Nearly thirty-two years ago, Vikings special teams coordinator Mike Priefer was Packers teenage ball boy Mike Priefer.

“The summer of 1984, my dad [Chuck] has his first NFL coaching job as special teams coach,” Mike said. “He and I leave Chapel Hill, N.C., together so I can go work training camp before my senior year of high school.

“It’s July and I walk out onto Lambeau Field for the first time. I’m looking around and thinking, ‘Wow. Bart Starr, Paul Hornung, Jim Taylor. All the greats who played where I’m standing.’ What a cool place. I got chills.”

Sunday night, Priefer will be back at Lambeau Field for the fifth time as Vikings special teams coordinator. The only extra chills he’ll get will be due to a 7:30 p.m. kickoff on the third day of January in Green Bay.

“It’s still a cool place,” Priefer said. “But we need a win.”

Special teams could play a big role in a game that will decide the NFC North title. Just ask the Packers, who missed out on Super Bowl XLIX and had their entire coaching system thrown out of whack by special teams meltdowns in a much bigger game — last year’s overtime loss to Seattle in the NFC Championship Game.

It was the crowning fiasco in a terrible season for Green Bay special teams coordinator Shawn Slocum. First, Slocum was fired. Then coach Mike McCarthy relinquished his offensive play-calling duties so he could keep better tabs on the rest of the team.

The latter contributed to the Packers struggling more on offense than at any other point in McCarthy’s 10 years as coach. Finally, three weeks ago, McCarthy, one of the game’s best play-callers, took the role back from assistant Tom Clements.

And to think, that whole chain of events started with a special teams coordinator’s nightmare of a game in Seattle.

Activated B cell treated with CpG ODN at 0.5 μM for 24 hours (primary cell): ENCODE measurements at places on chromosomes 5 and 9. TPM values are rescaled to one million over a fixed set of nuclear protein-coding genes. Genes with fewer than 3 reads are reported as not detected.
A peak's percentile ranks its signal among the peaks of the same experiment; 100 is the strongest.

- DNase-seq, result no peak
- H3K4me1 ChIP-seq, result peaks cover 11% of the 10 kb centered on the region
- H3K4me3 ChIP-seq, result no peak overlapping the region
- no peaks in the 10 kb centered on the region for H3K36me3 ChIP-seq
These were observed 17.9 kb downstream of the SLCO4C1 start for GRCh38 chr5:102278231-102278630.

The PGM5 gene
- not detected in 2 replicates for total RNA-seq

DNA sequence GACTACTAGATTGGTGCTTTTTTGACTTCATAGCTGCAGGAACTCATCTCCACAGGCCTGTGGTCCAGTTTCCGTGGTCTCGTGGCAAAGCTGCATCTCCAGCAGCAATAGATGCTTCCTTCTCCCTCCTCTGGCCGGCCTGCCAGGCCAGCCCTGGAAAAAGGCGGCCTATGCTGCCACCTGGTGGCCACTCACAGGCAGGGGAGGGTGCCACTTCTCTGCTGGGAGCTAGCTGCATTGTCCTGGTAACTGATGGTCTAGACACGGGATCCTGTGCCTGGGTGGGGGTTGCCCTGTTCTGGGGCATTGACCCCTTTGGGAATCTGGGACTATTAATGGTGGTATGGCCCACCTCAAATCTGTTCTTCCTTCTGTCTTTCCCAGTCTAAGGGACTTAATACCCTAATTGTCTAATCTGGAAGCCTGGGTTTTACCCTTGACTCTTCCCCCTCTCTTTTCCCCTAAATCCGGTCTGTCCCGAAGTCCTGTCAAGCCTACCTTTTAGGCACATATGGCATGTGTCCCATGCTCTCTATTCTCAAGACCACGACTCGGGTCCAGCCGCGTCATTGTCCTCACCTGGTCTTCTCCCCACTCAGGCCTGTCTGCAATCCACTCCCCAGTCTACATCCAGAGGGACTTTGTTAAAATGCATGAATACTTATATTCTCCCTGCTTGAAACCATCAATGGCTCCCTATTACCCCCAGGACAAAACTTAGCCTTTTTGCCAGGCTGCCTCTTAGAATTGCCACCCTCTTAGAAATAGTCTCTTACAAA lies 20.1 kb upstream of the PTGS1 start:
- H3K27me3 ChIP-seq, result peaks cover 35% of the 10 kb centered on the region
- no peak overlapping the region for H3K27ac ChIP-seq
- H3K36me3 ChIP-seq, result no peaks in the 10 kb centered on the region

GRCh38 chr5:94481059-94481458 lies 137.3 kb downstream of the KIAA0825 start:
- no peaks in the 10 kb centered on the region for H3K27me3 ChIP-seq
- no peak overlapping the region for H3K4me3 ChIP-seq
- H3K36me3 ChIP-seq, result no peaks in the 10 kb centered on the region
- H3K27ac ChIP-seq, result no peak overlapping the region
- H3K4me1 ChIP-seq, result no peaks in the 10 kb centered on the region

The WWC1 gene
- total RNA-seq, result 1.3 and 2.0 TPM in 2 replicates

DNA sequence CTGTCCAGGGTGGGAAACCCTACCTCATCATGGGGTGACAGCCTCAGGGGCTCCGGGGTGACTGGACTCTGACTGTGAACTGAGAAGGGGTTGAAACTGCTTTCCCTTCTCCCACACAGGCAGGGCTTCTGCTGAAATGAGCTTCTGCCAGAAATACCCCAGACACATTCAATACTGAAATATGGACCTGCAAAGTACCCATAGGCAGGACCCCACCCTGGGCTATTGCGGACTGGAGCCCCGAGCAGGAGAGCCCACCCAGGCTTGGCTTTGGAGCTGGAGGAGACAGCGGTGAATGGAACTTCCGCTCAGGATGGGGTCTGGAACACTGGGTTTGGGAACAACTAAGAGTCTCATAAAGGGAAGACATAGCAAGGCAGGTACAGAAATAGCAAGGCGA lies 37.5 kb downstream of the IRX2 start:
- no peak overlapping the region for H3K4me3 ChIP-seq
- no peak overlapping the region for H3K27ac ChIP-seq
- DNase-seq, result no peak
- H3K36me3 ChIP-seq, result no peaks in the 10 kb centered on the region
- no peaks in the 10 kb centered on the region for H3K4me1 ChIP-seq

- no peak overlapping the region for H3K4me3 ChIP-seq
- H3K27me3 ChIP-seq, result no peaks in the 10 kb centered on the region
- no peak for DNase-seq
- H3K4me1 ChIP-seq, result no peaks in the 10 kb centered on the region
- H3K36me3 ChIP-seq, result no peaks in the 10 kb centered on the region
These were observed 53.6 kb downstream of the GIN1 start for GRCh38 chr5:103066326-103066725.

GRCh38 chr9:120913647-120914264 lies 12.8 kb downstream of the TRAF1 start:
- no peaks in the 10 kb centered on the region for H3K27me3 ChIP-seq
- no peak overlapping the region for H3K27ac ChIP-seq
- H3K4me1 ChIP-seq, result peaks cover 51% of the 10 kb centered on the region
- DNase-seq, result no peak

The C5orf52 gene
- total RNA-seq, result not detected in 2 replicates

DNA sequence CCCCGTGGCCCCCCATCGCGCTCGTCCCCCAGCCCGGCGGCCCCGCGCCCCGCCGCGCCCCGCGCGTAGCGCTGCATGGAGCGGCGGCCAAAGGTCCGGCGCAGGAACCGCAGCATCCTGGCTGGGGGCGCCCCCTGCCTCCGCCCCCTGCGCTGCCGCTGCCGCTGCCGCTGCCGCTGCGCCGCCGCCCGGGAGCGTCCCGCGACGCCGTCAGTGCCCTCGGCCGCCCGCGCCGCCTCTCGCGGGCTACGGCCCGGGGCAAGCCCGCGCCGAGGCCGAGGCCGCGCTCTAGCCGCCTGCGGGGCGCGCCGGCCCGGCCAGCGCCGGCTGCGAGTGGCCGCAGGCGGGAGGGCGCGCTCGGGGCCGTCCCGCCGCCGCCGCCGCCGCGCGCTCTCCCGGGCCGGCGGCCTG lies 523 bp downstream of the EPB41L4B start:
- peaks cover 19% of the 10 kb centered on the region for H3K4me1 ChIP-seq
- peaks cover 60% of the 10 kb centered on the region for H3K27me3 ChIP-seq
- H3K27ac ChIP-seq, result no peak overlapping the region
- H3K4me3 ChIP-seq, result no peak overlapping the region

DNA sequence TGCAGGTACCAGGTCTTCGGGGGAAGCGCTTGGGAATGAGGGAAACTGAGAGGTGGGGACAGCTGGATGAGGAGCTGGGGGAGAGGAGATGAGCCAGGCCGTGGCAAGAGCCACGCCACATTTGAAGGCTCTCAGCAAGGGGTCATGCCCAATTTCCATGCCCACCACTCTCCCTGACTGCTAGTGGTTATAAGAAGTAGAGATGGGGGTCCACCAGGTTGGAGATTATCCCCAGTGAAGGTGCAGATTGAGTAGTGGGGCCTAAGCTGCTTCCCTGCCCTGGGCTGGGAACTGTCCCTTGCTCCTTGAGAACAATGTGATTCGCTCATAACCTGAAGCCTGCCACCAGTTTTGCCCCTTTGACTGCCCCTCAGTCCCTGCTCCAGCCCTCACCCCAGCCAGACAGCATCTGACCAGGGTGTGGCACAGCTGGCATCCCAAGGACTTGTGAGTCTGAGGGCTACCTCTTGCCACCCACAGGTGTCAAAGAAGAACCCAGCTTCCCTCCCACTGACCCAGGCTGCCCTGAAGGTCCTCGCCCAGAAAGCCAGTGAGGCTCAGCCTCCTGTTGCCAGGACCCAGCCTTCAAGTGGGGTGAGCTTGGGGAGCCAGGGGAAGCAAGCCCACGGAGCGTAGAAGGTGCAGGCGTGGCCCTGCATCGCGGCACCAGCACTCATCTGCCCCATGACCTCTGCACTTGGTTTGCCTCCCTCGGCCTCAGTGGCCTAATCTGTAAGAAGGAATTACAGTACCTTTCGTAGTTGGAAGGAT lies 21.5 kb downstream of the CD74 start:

Two major second-half gaffes turned a 16-0 Packers lead into one of the more disheartening losses in the Packers history. First, Seahawks holder Jon Ryan threw a 19-yard touchdown pass to backup offensive lineman Garry Gilliam on a fake field goal. Then, with 2:09 left in the game, Brandon Bostick tried to field an onside kick when he was supposed to block so Jordy Nelson could catch it. Bostick botched it and, well, you know the rest.

“The fake field goal, there was a tendency there that Green Bay rarely broke that Seattle found,” Priefer said. “Great call by Seattle. And then the onside kick, that’s why you have one guy who is going to recover the ball and four guys to block. The coaching was there, but the execution wasn’t.

“Those are all little things that I try to stay on top of, and that’s literally what keeps me up at night. I wake up on game day and I typically watch kickoff and punt before the game, break it down one more time. Go over all my calls, and then I look at all my notes for the week that I’ve consolidated.”

Then he heads for the locker room.

“Any tips or reminders that I worry about, I jot them down,” Priefer said. “Guys see me coming in the locker room and they know, ‘Oh, shoot, here comes Priefer.’ They know it’s one more last-minute reminder of what I want them to remember.”

Mike Priefer has been an NFL special teams assistant for 14 seasons. Chuck Priefer was one for 17.

In 1984, then-Packers coach Forrest Gregg hired Chuck away from North Carolina. Chuck had coached Gregg’s son at Padua High School in Parma, Ohio, when Gregg was head coach of the Browns.

Mike went to Abbot Pennings High School, an all-boys Catholic school in De Pere, Wis. He shared the quarterback position and led the team in interceptions at safety.

“I was 17, 18 years old, 5-11, 150 pounds dripping wet,” Priefer said. “Every day in training camp, the little kids would ask me for an autograph. They’d be so heartbroken when I told them I was just a ball boy. So I just starting signing and telling them I was the kicker.”

Priefer used to work the visiting sideline during the first half of the games at Lambeau.

“One time, we were playing the Buccaneers,” Priefer said. “I knew the game pretty well. Tampa Bay ran a halfback pass, and I saw it coming before anyone. I wanted to yell and scream, ‘Pass!’ But I was on the wrong sideline to be yelling that. I was so mad because they ended up scoring a touchdown.”

Sunday night, Priefer will be on that same sideline for the entire game. He’ll also have no inclination to help the Packers.